Take Maximum Control of Washroom Hygiene, Efficiency and Sustainability New from Kimberly-Clark Professional is the Scott® ControlTM Mini Twin Centrefeed Toilet Tissue system designed to deliver maximum hygiene, efficiency and sustainability in healthcare and hospital washrooms. Just launched, the new dispenser is the most hygienic in the marketplace1 and is the highest capacity centrefeed toilet tissue system available. Launched as part of the Kimberly-Clark Professional 360 Hygiene & Protection programme, the new twin system provides the healthcare sector with optimum hygiene, with a one-wipe-clean dispenser that is designed with no shut lines or key holes. “In the healthcare sector, hygiene plus the safety and wellbeing of staff and patients, is the highest priority as it copes with the ongoing pandemic,” says Richard Millard, EMEA Senior Category Manager, Bath Tissue, Kimberly-Clark Professional. “The pressure on Healthcare Facility Managers and cleaning staff to deliver hygiene without compromising efficiency is higher than ever. This system is designed to reduce hygiene risks and refill events, enabling cleaning staff to be deployed to other more critical hygiene duties.” Designed with fully enclosed, protected rolls for touchless dispensing, the new system avoids cross contamination as users only touch the sheet to be used. Controlled single sheet dispensing reduces paper usage for exceptional cost in use and maximum efficiency. A never-run-out twin design delivers 100% tissue availability and reduces the need for refills for improved efficiency of staff and provides guaranteed dispensing reliability – every time.2 Fewer refills means less chance for cross contamination keeping staff, patients and visitors safe and confident that facilities are well stocked and managed for their comfort and convenience. The most hygienic and highest capacity toilet tissue system ever from Kimberly-Clark Professional, the Scott® ControlTM Twin Centrefeed Toilet Tissue System is ideal for busy washrooms in high footfall environments. It has 1,666 sheets and a total of 408 metres of tissue per fully loaded dispenser which means it has 82% more metres and 426 more sheets than other twin centrefeed systems. A full dispenser provides sufficient tissue for a huge 408 visits versus typically just 72 visits with a competitive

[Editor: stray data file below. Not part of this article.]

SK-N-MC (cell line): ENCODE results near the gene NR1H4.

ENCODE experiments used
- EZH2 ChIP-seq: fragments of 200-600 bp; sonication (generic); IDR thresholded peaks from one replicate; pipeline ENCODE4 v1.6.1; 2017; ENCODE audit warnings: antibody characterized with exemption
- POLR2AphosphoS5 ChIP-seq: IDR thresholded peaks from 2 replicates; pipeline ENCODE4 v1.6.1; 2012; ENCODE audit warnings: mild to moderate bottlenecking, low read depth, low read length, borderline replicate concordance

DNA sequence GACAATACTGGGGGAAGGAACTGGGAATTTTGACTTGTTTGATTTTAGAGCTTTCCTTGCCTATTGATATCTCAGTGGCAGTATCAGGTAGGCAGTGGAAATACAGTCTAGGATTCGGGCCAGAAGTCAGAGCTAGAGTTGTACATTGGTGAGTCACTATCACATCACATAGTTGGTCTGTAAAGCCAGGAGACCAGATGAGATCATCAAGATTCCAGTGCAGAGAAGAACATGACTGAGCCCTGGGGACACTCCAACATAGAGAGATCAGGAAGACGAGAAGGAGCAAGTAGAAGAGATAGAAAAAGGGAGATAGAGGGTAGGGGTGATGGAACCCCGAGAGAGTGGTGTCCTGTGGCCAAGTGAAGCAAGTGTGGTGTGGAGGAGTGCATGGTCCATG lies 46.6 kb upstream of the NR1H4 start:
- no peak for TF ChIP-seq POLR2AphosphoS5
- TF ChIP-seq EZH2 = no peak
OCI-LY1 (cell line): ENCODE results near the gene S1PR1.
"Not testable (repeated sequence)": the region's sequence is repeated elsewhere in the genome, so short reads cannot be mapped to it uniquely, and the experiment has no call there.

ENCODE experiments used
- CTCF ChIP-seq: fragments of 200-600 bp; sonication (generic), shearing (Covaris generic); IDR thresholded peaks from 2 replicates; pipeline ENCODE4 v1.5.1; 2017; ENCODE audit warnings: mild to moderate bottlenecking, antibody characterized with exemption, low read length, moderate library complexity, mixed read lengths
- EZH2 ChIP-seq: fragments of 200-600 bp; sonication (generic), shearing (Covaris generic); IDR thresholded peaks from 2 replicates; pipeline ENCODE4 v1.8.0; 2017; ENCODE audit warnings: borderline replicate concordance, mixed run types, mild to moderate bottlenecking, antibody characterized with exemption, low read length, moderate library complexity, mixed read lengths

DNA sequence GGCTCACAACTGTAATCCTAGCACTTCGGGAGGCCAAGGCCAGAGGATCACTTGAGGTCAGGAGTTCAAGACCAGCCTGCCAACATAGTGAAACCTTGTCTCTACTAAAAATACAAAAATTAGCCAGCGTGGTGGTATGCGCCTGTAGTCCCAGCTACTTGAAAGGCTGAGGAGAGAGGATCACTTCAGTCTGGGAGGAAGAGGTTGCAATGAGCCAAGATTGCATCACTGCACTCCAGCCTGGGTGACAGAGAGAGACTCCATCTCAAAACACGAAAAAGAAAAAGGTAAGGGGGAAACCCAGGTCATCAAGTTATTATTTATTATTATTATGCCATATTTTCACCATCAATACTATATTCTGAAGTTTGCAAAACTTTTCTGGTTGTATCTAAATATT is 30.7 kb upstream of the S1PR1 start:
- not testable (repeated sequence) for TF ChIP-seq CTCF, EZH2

single bulk pack folded toilet tissue system. Compared with uncontrolled, toilet tissue systems, the new twin centrefeed dispenser provides up to 378 more visits than a small roll toilet tissue and up to 285 more visits than a 2x200 metre competitive jumbo toilet roll. “Using a controlled toilet tissue system is the future for delivering maximum efficiency. The wastage generated from jumbo roll and small roll formats makes them not the preferred choice for high traffic environments”, adds Richard Millard. In today’s world, hospital and healthcare facilities must ensure that heightened hygiene risks are managed with no concessions for efficiencies and sustainability targets. Meeting sustainability KPI’s is crucial for Healthcare Facility Managers with responsible and recycled products increasingly in demand. Meeting such a demand, the new Scott® Control™ Twin Centrefeed Toilet Tissue is produced from 100% recycled FSC certified fibre, with roll packaging also 30% recycled and 100% recyclable. Additionally, the controlled dispensing of the new system reduces paper use and reduces the need for storage and transportation of supplies. Washroom waste is avoided with this highest capacity system which has a roll change indicator to alert staff when supply is running low. Domestic Managers need worry less about the hygiene and maintenance headaches of toilet blockages. The Scott® branded quality toilet tissue has excellent paper disintegration avoiding disruptive blockages. “The Scott® Control™ range offers a complete washroom solution for the hospital and healthcare sector, delivering increased hygiene without compromising on washroom efficiency or sustainability,” adds Richard Millard. “As with all our washroom systems, the Scott® ControlTM Twin Centrefeed Toilet Tissue system delivers unmatched market leading hygiene and efficiencies, so our customers can provide facilities that support the safety, health and wellbeing of staff, patients and visitors during these challenging times now and uncertain ones ahead.” To register your interest for a trial or find out more, visit https://home.kcprofessional.com/uk/scottTwin To see the system in action, watch our video here https://youtu.be/D1re4N1Bc_E